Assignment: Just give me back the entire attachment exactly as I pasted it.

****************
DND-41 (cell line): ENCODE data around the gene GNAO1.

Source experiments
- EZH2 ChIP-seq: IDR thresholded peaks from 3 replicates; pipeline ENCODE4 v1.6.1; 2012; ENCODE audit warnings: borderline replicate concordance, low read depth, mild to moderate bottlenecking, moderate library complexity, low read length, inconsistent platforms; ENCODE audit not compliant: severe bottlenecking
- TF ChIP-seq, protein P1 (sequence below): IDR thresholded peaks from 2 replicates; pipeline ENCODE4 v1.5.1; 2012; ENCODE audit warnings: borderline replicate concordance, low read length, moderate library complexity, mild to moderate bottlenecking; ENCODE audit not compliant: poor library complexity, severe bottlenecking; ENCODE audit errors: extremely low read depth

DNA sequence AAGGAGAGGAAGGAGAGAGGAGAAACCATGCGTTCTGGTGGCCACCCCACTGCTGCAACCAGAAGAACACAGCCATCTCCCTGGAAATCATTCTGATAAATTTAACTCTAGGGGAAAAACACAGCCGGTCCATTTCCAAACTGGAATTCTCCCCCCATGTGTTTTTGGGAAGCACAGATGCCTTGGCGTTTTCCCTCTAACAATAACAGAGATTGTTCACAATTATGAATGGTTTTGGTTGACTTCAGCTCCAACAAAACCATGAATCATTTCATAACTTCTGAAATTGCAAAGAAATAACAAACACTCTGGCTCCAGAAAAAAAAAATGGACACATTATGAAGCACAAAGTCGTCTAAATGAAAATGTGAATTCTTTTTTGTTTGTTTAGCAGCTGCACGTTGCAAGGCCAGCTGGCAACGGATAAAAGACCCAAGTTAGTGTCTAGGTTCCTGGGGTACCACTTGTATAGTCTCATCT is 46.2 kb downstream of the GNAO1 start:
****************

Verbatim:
DND-41 (cell line): ENCODE data around the gene GNAO1.

Source experiments
- EZH2 ChIP-seq: IDR thresholded peaks from 3 replicates; pipeline ENCODE4 v1.6.1; 2012; ENCODE audit warnings: borderline replicate concordance, low read depth, mild to moderate bottlenecking, moderate library complexity, low read length, inconsistent platforms; ENCODE audit not compliant: severe bottlenecking
- TF ChIP-seq, protein P1 (sequence below): IDR thresholded peaks from 2 replicates; pipeline ENCODE4 v1.5.1; 2012; ENCODE audit warnings: borderline replicate concordance, low read length, moderate library complexity, mild to moderate bottlenecking; ENCODE audit not compliant: poor library complexity, severe bottlenecking; ENCODE audit errors: extremely low read depth

DNA sequence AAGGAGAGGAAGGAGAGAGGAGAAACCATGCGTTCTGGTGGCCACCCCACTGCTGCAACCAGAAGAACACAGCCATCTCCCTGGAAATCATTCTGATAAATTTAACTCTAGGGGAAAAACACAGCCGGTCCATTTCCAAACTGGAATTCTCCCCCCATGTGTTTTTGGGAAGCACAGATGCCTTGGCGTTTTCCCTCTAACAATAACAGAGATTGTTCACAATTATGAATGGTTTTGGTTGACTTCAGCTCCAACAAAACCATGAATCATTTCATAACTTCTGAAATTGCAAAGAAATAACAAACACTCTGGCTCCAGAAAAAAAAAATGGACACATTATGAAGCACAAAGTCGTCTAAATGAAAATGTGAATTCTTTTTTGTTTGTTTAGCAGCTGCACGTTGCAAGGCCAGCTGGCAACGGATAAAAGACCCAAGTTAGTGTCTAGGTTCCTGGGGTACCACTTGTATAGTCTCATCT is 46.2 kb downstream of the GNAO1 start: